By Jo Pugh •
Updated: 09 Sep 2023 • 10:09
The old city, which is a UNESCO World Heritage site, suffered significant damage. Credit: X/NextIndiaTimes
A powerful earthquake, registering a magnitude of 6.8, struck the High Atlas mountains in Morocco late on Friday, September 8, resulting in a toll of at least 693 lives lost, along with extensive destruction of buildings.
The tremor sent shockwaves through major cities, causing residents to flee their homes in fear.
The preliminary death toll was reported by Morocco’s Interior Ministry, which also confirmed that 153 individuals sustained injuries. Reuters reported that the majority of fatalities occurred in remote mountainous areas, which posed significant challenges for rescue efforts.
Local residents reported the collapse of some buildings, and televised reports depicted the aftermath, including a mosque reduced to rubble, burying cars beneath it.
The Interior Ministry issued a plea for calm while announcing the death toll on television. The earthquake struck multiple provinces, including Al Haouz, Ouarzazate, Marrakech, Azilal, Chichaoua, and Taroudant.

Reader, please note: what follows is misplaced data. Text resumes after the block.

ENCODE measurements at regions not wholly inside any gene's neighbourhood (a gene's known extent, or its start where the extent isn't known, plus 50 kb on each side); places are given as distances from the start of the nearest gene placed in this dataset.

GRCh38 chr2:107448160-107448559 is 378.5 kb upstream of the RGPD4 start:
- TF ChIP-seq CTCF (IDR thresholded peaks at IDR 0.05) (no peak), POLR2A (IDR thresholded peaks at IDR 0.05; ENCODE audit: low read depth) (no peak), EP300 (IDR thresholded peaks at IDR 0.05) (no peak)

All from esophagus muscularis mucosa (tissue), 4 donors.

The seismic event occurred relatively close to the surface, at a depth of 18.5 kilometres (11.5 miles).
The quake’s epicentre was located in the Ighil area of the High Atlas, situated approximately 70 kilometres (40 miles) southwest of Marrakech. The earthquake struck just after 11 pm local time (10 pm GMT).
This earthquake stands as the deadliest in Morocco since 2004 when a tremor near Al Hoceima in the northern Rif mountains claimed the lives of over 600 people.
They worked tirelessly by hand, awaiting heavy equipment to aid in the rescue and recovery efforts. Footage revealed significant damage to the mediaeval city wall, with cracks and fallen sections blocking the streets.
Further north, in Casablanca, approximately 250 kilometres from Ighil, residents who spent the night in the streets were too fearful to return to their homes, apprehensive of further tremors and aftershocks.
The earthquake’s impact has left a profound and devastating mark on the affected communities, triggering urgent response efforts to provide relief and assistance to those affected by this tragic event.
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Jo Pugh is a journalist based in the Costa Blanca North. Originally from London, she has been involved in journalism and photography for 20 years. She has lived in Spain for 12 years, and is a dedicated and passionate writer.
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